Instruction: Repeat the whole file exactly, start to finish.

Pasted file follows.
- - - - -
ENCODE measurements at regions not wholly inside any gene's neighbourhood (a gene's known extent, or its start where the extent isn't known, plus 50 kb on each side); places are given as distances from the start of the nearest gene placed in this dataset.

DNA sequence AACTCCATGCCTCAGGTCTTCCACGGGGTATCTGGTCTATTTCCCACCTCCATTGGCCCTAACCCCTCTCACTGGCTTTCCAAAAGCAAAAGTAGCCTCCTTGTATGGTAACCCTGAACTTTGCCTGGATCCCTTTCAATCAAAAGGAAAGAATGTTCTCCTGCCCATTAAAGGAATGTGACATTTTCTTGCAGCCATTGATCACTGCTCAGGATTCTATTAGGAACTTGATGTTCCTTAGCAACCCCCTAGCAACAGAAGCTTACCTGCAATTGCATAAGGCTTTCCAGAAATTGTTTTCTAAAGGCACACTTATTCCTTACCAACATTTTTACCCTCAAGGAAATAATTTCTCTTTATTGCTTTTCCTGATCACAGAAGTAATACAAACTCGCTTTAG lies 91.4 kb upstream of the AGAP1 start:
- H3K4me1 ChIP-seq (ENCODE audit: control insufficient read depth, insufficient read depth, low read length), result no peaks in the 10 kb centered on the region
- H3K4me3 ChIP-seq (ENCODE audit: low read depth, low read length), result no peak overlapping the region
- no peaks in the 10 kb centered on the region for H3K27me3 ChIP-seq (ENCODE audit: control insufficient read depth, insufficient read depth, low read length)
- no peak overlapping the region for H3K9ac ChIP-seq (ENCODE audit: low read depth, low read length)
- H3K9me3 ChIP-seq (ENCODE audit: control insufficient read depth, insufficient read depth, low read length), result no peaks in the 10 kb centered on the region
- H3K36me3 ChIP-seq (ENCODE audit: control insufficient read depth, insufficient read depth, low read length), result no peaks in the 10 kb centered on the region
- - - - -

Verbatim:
ENCODE measurements at regions not wholly inside any gene's neighbourhood (a gene's known extent, or its start where the extent isn't known, plus 50 kb on each side); places are given as distances from the start of the nearest gene placed in this dataset.

DNA sequence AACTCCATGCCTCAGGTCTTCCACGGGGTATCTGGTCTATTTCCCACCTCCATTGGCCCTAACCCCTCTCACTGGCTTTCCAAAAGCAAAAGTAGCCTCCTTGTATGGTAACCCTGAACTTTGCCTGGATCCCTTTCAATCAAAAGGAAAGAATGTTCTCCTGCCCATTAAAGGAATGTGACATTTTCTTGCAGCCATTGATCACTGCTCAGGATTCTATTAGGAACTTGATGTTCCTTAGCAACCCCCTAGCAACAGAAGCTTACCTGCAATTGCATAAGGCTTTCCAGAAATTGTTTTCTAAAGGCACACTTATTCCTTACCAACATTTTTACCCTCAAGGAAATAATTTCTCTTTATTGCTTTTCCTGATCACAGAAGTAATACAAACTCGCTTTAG lies 91.4 kb upstream of the AGAP1 start:
- H3K4me1 ChIP-seq (ENCODE audit: control insufficient read depth, insufficient read depth, low read length), result no peaks in the 10 kb centered on the region
- H3K4me3 ChIP-seq (ENCODE audit: low read depth, low read length), result no peak overlapping the region
- no peaks in the 10 kb centered on the region for H3K27me3 ChIP-seq (ENCODE audit: control insufficient read depth, insufficient read depth, low read length)
- no peak overlapping the region for H3K9ac ChIP-seq (ENCODE audit: low read depth, low read length)
- H3K9me3 ChIP-seq (ENCODE audit: control insufficient read depth, insufficient read depth, low read length), result no peaks in the 10 kb centered on the region
- H3K36me3 ChIP-seq (ENCODE audit: control insufficient read depth, insufficient read depth, low read length), result no peaks in the 10 kb centered on the region